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FCC to Overhaul Regulation of Internet Lines to protect Net Neutrality

FCC to Overhaul Regulation of Internet Lines to protect Net Neutrality. (Sorry the WSJ doesn’t have open access. One workaround is to copy the headline into the Google News search and link from there.)

Net Neutrality – the principle that all packets on an ISP’s network will be treated the same, no matter where they’re from – is important to the future of the Internet. Without it, an Internet provider could decide to delay VOIP packets from say, Vonage, but favor VOIP packets from their own service; or the ISP could try and force Google to pay a premium so Google’s traffic isn’t slowed on the Internet.

However, the real problem is not Net Neutrality, it’s a lack of real competition in most markets. If there was robust competition in supplying high speed internet connections, there would be no question about one ISP selectively slowing traffic. If any ISP tried it, they would lose customers to the competition. Right now the lack of real competition in most markets makes Net Neutrality legislation important.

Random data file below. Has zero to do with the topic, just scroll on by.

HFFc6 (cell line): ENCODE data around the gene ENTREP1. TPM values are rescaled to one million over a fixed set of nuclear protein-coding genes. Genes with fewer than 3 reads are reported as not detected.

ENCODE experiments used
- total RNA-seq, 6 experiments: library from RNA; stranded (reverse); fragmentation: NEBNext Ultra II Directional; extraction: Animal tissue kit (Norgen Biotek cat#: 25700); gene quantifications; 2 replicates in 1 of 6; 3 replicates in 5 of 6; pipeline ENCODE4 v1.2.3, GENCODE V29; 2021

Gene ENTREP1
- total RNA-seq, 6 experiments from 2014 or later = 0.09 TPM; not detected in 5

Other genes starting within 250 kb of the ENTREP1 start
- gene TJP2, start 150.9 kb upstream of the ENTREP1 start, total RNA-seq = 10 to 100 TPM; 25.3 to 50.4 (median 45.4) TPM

But I’d rather it was achieved by competition rather than legislation, as most legislators don’t really understand the issues and “collatoral” damage ensues.

On Wednesday, Mr. Genachowski’s staff began briefing the FCC’s commissioners on how they will propose to regulate Internet lines under rules that were written for traditional phone networks. Some of those rules won’t be applied to Internet networks, FCC officials say, but others will be used to enforce net neutrality, or regulations that require Internet providers to treat traffic equally and not slow or block websites.